In two weeks, Iraqis will go to the polls to elect a new legislature for the first time since the U.S. military withdrew its forces in 2011. Incumbent Prime Minister Nouri al-Maliki is seeking a third term over the objections of Sunni, Kurdish, and even some Shi’a parties, who blame him for Iraq’s dangerously dysfunctional politics and ever-deepening, ethno-sectarian divides. If Iraq is to avoid Syria’s fate, it must learn from its last Parliamentary election—held in 2010—and ensure an inclusive and transparent government formation process. Anything less will accelerate the country’s slide towards civil war and dissolution, and risk making the April 2014 elections Iraq’s last.
Identity-based politics are flourishing in Iraq against the backdrop of worsening security and intensifying sectarian polarization. Armed militias roam freely throughout the country, and an alliance of convenience between terrorists and disaffected Sunni tribes control major cities in Anbar Province, a mere thirty miles from Baghdad. Reprisal attacks are increasing and overall violence is at levels not seen since Iraq’s first brush with civil war in 2006. The widening Sunni-Shi’a divide is tearing apart the country’s social fabric and is the most significant threat to Iraq’s future.
Iraq’s lone, somewhat cross-sectarian party—the Iraqiya coalition of former Prime Minister Ayad Allawi—is no more. Since 2010, al-Maliki has systematically divided the party’s leadership by targeting its leaders—most notably, former VP Tariq al-Hashimi and Finance Minister Rafi Issawi—with politically-motivated legal charges. Al-Maliki’s own coalition, which used to be viewed as a moderate Shi’a-nationalist party, has grown increasingly anti-Sunni and anti-Kurd. It is now viewed by its rivals as little more than a chauvinistic pro-Shi’a party that seeks to impose its will and silence all opponents.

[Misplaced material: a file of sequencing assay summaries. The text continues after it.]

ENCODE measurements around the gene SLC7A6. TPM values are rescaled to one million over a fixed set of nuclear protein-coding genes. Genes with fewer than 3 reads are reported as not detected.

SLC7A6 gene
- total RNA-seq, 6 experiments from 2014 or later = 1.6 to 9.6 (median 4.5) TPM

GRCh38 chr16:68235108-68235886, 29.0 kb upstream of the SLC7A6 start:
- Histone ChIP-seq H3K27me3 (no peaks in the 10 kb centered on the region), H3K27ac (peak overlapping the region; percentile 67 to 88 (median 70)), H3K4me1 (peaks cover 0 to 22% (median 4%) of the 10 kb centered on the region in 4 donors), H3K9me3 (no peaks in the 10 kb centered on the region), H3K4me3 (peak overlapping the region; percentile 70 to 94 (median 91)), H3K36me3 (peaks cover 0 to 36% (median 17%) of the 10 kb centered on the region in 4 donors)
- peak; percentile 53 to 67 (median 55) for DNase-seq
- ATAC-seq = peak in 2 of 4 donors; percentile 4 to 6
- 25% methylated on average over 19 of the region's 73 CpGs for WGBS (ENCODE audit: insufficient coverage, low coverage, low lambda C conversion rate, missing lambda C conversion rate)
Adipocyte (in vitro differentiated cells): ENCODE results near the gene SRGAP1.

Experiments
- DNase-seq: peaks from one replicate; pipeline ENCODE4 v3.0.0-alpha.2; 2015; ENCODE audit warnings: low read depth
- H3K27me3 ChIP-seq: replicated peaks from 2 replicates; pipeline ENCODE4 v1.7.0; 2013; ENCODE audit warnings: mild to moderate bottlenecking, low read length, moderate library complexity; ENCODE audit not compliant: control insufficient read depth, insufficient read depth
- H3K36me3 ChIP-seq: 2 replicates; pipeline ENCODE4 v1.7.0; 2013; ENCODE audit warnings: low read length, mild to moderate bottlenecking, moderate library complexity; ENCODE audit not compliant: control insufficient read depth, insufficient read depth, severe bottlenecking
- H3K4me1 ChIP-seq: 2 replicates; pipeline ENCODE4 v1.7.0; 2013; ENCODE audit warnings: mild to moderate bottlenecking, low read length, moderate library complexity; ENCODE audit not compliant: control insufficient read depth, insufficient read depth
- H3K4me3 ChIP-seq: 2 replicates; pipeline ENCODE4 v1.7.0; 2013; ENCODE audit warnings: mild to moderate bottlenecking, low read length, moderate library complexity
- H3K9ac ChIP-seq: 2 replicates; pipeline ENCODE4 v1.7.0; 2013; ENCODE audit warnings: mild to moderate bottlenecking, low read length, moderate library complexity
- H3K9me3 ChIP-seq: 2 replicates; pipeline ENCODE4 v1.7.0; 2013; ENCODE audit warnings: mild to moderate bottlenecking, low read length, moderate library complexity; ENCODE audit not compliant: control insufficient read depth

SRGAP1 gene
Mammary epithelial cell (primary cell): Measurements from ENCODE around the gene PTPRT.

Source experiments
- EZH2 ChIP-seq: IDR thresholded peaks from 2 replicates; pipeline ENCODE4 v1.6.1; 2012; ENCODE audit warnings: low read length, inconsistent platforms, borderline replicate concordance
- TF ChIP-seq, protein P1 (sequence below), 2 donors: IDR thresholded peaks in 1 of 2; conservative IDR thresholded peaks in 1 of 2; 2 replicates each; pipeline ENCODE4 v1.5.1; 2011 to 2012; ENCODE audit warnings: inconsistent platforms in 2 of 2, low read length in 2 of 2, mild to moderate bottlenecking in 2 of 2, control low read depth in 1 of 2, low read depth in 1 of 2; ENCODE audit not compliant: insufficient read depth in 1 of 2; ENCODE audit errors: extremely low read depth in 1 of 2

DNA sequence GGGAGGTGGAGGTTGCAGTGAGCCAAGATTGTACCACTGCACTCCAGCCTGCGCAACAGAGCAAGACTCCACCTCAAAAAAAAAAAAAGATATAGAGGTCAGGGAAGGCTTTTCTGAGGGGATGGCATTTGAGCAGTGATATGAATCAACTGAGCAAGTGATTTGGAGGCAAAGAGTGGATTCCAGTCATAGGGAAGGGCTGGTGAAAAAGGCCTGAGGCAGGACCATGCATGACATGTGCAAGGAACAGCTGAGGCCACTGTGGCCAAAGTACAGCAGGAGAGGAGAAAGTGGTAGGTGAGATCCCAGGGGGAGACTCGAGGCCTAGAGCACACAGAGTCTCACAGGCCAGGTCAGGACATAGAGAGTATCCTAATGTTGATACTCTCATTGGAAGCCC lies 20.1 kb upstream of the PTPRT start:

The April 30 election may be violent—likely including an uptick in attacks—but not otherwise eventful. Al-Maliki will inevitably receive the most votes and take the first stab at forming a government. Beyond selecting a new Cabinet, the process of forming a government will serve as a referendum on Iraq’s nascent democracy. It will be an arduous marathon of negotiations—the last government formation process took nine months to complete, and the 2014 government formation process could stretch well into 2015. The failure of the last government to address Iraq’s myriad challenges holds several lessons for Iraq’s leaders as they prepare for the coming elections.
In the March 2010 general election, Prime Minister al-Maliki did not win the largest number of seats. His party’s eighty-nine seats (of 325 possible) were bested by Ayad Allawi’s party’s ninety-one. Other Shi’a parties—especially followers of cleric Muqtada Sadr and the Islamic Supreme Council of Iraq (ISCI)—won seventy seats combined, and the Kurds won fifty-seven seats. Yet, al-Maliki outmaneuvered Allawi and convinced al-Sadr and ISCI to join with him to form the largest bloc in Parliament, which the Iraqi Supreme Court ruled gave al-Maliki priority over Allawi in forming the new government.
After months of negotiations, the Kurds and Iraqiya agreed to join a Maliki-led national unity government under the “Erbil Agreement” (not a single agreement but rather three separate accords, as explained below). Power sharing was intended to give the three major blocs a significant voice in government through appointment to senior positions (e.g. al-Maliki as Prime Minister; a Sunni as Vice President and Speaker of Parliament; and a Kurd as President and Vice President, etc.). The three blocs were also to divide amongst themselves top Cabinet positions – especially Defense, Interior, Finance, Foreign Affairs, and Oil. Additionally, a new National Council of Strategic Policies (NCSP) to advise on high profile policies would have been created to serve as a consolation prize for would-be Premier Allawi.
In an attempt to persuade the major parties to join the government, al-Maliki shrewdly negotiated (or recklessly, depending on your point of view); he agreed to overlapping demands, changed his own positions frequently, and made promises he would not be able to keep. The Erbil Agreement ultimately did produce a government, but unfortunately failed at virtually everything else.
To secure a third term in office, al-Maliki will need another deal with the blocs representing Sunnis and Kurds. He occasionally floats the idea of a majoritarian government (e.g. a Shi’a-led government with token minority representation), but that is unrealistic unless al-Maliki wins by a landslide and receives upwards of 100 seats. More importantly, a government that excludes the Kurds and/or Sunnis would not be recognized as legitimate in large swaths of Iraq. The most likely outcome of the upcoming elections is another so-called unity government supported by the Kurds and Sunnis, but ultimately beholden to the whims of al-Maliki.